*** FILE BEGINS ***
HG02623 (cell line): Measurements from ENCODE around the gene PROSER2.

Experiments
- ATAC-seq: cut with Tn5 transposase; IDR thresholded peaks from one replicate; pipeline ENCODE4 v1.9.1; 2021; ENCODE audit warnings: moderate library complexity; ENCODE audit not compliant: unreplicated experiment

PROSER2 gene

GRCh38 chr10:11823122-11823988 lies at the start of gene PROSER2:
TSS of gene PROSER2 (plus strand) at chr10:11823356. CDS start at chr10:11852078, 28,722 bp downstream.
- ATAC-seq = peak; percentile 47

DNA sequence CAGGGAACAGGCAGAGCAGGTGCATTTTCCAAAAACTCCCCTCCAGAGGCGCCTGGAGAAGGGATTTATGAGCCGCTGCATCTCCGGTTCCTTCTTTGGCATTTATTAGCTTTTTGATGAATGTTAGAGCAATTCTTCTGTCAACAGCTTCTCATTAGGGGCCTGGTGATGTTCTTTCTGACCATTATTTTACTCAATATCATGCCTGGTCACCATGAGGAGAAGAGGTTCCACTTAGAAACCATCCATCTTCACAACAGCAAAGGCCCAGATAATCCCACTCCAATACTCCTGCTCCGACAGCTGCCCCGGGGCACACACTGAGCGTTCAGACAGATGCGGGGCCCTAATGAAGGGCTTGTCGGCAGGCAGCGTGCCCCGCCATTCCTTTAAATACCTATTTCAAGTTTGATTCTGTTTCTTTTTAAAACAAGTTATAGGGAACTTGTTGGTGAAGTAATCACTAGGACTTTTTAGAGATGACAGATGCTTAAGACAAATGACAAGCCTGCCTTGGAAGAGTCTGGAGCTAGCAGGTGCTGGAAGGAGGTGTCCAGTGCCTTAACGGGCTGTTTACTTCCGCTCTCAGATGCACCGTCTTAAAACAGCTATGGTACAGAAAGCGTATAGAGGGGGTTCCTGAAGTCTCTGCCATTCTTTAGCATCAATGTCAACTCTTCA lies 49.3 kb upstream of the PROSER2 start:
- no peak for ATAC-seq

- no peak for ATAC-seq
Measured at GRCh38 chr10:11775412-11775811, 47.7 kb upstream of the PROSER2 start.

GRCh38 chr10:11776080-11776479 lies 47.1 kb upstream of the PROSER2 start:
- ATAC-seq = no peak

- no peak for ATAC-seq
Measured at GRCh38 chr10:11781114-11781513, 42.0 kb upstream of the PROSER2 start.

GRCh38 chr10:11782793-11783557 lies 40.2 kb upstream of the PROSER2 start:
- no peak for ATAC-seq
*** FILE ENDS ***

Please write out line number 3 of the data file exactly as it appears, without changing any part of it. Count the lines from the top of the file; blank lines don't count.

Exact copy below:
- ATAC-seq: cut with Tn5 transposase; IDR thresholded peaks from one replicate; pipeline ENCODE4 v1.9.1; 2021; ENCODE audit warnings: moderate library complexity; ENCODE audit not compliant: unreplicated experiment